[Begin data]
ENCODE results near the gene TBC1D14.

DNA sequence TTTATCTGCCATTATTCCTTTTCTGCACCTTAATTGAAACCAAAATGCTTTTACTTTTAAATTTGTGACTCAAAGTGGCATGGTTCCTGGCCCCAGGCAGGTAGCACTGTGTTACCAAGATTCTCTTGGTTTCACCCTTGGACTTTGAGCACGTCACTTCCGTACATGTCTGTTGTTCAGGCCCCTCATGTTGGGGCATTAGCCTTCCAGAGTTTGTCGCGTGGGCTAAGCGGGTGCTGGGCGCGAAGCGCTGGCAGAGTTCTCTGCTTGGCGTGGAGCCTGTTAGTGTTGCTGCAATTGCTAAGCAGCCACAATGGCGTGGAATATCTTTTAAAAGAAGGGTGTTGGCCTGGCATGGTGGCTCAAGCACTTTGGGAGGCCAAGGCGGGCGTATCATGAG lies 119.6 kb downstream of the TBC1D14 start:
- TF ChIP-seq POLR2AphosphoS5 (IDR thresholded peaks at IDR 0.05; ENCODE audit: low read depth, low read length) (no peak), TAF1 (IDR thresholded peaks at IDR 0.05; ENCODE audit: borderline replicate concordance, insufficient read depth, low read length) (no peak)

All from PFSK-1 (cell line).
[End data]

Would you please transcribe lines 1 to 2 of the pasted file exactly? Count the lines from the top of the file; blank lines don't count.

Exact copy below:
ENCODE results near the gene TBC1D14.

DNA sequence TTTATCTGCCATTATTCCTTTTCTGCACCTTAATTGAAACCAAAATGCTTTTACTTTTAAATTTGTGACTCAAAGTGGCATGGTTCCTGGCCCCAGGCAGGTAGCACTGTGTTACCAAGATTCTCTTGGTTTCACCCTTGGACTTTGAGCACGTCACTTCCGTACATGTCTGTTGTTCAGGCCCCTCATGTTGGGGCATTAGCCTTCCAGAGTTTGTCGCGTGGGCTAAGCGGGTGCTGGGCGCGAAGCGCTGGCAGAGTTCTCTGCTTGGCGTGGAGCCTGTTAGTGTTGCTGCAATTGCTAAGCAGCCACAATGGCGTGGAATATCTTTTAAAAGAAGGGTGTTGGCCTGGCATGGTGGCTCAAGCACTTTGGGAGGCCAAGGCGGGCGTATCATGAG lies 119.6 kb downstream of the TBC1D14 start: